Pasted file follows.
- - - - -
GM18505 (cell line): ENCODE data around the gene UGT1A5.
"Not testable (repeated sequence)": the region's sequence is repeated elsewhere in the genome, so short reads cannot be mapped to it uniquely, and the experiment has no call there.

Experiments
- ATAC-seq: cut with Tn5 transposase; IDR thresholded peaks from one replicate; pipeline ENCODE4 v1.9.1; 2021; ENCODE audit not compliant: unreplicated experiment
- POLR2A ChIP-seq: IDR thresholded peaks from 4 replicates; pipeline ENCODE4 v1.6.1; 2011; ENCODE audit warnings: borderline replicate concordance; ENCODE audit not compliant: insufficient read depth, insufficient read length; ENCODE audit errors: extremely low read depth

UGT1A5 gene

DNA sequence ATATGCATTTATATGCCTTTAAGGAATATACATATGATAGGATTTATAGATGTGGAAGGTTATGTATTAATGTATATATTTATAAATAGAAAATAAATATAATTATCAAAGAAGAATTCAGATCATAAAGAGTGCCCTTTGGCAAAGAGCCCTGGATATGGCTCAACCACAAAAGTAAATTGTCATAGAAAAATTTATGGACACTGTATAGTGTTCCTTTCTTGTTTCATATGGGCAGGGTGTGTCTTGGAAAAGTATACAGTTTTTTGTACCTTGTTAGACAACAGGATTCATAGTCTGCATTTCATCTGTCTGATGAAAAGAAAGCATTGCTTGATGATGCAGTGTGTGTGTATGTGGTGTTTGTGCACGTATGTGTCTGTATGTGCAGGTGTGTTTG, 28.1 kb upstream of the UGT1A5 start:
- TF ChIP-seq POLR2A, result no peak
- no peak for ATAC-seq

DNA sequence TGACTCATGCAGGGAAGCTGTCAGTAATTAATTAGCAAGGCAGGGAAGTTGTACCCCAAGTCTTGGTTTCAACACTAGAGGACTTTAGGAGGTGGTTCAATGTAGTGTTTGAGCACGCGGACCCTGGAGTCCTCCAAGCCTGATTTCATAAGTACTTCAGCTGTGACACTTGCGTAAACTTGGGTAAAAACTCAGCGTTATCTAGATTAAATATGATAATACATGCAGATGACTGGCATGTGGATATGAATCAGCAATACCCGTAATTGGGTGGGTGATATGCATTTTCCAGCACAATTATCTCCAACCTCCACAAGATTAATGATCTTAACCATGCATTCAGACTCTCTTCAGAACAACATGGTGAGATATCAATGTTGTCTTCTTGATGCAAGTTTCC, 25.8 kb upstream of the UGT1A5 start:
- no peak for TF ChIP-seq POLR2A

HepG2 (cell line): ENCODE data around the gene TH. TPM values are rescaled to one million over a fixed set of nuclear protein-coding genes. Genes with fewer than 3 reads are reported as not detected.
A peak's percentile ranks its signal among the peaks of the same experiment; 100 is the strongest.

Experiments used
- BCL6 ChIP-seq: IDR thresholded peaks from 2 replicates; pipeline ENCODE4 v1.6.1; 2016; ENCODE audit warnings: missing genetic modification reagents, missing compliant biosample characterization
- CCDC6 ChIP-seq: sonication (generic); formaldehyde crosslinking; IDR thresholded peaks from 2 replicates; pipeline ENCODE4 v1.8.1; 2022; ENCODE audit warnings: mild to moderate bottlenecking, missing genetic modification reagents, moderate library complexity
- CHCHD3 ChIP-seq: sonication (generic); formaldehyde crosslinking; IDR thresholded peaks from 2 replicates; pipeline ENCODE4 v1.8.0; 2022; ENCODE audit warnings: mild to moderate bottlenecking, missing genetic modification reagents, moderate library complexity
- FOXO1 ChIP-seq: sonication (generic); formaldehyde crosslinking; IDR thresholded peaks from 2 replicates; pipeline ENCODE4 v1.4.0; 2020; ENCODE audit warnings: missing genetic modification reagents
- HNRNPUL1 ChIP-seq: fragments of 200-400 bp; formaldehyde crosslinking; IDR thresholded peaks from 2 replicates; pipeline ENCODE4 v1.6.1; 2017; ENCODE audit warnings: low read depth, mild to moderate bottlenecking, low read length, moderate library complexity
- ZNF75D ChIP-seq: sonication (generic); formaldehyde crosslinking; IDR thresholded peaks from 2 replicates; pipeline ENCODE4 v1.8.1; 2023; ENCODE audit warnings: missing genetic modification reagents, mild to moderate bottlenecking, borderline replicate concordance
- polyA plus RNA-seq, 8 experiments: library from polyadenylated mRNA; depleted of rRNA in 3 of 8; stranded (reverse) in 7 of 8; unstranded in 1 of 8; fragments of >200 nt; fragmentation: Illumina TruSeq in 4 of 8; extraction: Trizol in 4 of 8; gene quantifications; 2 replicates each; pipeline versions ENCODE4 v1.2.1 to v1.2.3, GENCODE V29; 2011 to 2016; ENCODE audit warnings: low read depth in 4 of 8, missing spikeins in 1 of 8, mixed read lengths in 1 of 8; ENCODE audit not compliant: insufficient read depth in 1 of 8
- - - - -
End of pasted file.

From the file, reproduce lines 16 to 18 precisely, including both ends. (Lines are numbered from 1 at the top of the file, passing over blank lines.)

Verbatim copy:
- CCDC6 ChIP-seq: sonication (generic); formaldehyde crosslinking; IDR thresholded peaks from 2 replicates; pipeline ENCODE4 v1.8.1; 2022; ENCODE audit warnings: mild to moderate bottlenecking, missing genetic modification reagents, moderate library complexity
- CHCHD3 ChIP-seq: sonication (generic); formaldehyde crosslinking; IDR thresholded peaks from 2 replicates; pipeline ENCODE4 v1.8.0; 2022; ENCODE audit warnings: mild to moderate bottlenecking, missing genetic modification reagents, moderate library complexity
- FOXO1 ChIP-seq: sonication (generic); formaldehyde crosslinking; IDR thresholded peaks from 2 replicates; pipeline ENCODE4 v1.4.0; 2020; ENCODE audit warnings: missing genetic modification reagents